Day 102… still going

I’m trying to be grateful, and pull myself out of the funk I seem to have fallen into. This is what I’ve got:

I’m grateful for roller derby, so grateful for roller derby. Best sport. Best team. Best everything. I was hit so hard today that I know my hip is bruised, but I didn’t fall down (at least not right at that moment). I’m grateful for my job. Still good. Grateful for the apartment. Grateful that tomorrow is Friday and I think I can get away without driving to work. Also grateful for my car and the gas inside it.

I am not going to be in the black this month. I still have fifteen days to go and I know that this is true. I’m trying to pretend that I don’t know this so I don’t throw up my hands and say “fuck it” to the rest of the month, which is pretty tempting when failure is so inevitable. I still have to write down my spending, still have to make sure the books balance, even though I know at the end of the month the spending dot is going to be higher than the earnings dot. Just the facts. This is life right now.

I’m trying not to focus on my disappointment—I thought this would be the month, the year, when I would turn things around, but I guess I’ve still got some work to do to break this two months on two months off cycle. I’m trying to just accept it and move on. There is always next month, right?

I’m grateful for this Kacey Musgraves tune, which I’ve been listening to on repeat for days. It helps with the “aw fuck it,” attitude and it reminds me that I’m still following my arrow, even if I’m not quite sure where it went.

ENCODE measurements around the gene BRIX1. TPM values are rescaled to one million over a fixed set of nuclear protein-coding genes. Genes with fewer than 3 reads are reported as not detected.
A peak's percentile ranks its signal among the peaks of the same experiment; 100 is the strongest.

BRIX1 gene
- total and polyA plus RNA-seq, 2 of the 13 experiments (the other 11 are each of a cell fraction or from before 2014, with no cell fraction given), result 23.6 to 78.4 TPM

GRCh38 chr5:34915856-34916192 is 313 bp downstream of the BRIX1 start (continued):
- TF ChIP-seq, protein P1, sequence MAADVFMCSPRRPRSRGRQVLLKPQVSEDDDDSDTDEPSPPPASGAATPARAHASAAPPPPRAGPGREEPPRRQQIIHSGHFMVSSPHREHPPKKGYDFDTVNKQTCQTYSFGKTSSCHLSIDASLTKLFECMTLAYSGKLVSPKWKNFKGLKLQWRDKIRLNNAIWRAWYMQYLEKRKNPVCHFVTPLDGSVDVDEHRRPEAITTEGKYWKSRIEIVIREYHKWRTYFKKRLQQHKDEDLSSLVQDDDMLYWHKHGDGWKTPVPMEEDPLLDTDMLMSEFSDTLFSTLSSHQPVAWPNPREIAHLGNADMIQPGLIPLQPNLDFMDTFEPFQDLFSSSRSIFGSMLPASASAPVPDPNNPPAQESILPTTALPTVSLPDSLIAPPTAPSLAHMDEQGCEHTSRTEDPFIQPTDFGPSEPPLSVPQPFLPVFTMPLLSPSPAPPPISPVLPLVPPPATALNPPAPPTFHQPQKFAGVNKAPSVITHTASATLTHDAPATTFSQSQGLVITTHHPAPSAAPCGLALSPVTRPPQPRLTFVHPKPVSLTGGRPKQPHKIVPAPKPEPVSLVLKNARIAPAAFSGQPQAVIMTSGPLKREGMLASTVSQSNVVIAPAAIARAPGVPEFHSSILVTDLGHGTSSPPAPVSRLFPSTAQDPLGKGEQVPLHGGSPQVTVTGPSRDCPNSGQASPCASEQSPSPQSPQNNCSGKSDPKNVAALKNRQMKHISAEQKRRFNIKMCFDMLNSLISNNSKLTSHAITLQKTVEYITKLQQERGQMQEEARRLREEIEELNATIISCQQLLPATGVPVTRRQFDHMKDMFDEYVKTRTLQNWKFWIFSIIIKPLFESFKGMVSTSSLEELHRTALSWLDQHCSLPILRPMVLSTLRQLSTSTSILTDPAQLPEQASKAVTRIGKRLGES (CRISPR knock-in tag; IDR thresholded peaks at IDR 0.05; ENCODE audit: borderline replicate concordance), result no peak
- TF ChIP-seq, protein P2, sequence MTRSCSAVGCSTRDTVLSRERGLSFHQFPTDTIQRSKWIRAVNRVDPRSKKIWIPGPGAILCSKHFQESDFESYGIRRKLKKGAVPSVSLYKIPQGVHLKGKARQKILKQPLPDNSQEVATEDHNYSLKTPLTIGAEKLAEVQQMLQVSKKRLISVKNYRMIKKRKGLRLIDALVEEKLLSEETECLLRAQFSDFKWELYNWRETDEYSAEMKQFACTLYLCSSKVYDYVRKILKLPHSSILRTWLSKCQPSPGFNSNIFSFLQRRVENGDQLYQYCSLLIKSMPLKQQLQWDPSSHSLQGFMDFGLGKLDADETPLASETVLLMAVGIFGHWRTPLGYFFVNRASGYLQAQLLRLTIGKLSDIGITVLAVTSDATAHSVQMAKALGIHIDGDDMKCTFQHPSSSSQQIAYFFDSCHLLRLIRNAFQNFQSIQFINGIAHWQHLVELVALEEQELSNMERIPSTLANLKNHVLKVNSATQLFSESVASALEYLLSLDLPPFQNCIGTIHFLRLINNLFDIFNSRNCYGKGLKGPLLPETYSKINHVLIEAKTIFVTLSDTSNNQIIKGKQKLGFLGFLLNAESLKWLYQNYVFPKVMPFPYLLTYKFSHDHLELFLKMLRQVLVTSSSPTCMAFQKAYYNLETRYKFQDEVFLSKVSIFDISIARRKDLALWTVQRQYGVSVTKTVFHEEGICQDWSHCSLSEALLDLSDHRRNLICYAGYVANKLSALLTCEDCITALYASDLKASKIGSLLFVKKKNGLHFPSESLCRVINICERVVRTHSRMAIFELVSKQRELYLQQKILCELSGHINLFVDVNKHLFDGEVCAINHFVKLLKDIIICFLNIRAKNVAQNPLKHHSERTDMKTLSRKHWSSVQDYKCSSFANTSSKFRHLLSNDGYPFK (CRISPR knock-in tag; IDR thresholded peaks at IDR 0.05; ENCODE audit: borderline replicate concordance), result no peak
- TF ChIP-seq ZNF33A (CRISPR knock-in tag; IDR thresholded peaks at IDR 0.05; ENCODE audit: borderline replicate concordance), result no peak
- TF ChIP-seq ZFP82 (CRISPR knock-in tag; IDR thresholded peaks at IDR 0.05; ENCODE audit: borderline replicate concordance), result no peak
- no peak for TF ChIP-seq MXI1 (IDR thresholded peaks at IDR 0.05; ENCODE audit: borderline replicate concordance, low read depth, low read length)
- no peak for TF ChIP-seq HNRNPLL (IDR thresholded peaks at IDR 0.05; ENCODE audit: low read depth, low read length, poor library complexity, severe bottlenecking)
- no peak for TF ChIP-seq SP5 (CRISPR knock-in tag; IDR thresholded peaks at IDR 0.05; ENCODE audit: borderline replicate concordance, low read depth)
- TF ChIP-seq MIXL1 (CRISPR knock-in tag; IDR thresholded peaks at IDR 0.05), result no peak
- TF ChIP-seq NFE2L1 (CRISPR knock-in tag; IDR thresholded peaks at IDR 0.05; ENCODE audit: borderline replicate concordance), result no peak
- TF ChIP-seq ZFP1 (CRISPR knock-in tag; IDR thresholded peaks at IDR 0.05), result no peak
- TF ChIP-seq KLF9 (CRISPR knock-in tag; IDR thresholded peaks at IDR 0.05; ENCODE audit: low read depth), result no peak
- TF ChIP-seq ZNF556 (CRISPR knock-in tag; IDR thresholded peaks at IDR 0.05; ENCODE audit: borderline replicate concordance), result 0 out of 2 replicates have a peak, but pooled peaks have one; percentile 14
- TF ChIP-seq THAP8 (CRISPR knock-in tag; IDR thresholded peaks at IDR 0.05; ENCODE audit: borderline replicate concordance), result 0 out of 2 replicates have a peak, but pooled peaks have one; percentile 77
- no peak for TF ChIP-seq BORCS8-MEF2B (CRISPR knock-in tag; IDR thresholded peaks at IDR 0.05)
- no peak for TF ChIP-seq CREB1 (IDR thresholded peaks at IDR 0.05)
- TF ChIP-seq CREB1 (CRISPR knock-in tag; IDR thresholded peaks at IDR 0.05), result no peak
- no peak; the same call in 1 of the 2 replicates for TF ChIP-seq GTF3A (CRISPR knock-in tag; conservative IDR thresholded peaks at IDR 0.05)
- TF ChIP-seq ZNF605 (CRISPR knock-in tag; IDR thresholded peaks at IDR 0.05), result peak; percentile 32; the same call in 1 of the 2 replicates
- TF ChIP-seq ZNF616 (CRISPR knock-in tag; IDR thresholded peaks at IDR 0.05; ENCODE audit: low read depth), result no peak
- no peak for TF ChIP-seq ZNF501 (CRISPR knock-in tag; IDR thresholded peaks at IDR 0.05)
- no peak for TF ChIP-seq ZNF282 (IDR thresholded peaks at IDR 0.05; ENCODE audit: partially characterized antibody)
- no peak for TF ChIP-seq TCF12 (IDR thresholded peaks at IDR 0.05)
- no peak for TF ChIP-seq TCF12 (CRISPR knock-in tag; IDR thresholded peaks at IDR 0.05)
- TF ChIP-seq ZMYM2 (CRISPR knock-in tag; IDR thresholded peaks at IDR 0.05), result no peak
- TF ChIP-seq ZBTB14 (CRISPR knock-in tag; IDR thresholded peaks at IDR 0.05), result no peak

2 comments

  1. I think I need to understand more what happens when you don’t end up in the black. Do you rack up credit card debt? Do you borrow from boyfriend? Or do you take out of savings? If it’s take out savings, then I don’t really think you are in the red. You are reallocating your resources. Your standard of living still depends on some discretionary income and you probably had bigger expenses this month. Now might be the time to analyze how the money was spent and see if you would have/could have done it differently. Not to beat yourself over the head but for next time could it have been different? And to remember that your college debt is paid off, you had a trip to NZ this summer, and you switched your jobs into one you love. I love that song…but wonder where you ever got a taste for country music.

    1. I rack up no debt, but I don’t make progress either. It comes from the checking account, but decreases my overall savings and puts me further away from my emergency fund. I wouldn’t change anything about this month (except perhaps last month’s accounting), but I don’t want this to be a long term pattern.

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